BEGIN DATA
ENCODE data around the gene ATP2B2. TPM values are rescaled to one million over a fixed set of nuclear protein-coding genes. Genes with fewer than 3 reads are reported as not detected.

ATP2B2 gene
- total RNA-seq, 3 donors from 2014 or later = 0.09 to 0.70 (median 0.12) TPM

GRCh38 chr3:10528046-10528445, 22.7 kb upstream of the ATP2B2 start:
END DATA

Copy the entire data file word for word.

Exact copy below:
ENCODE data around the gene ATP2B2. TPM values are rescaled to one million over a fixed set of nuclear protein-coding genes. Genes with fewer than 3 reads are reported as not detected.

ATP2B2 gene
- total RNA-seq, 3 donors from 2014 or later = 0.09 to 0.70 (median 0.12) TPM

GRCh38 chr3:10528046-10528445, 22.7 kb upstream of the ATP2B2 start: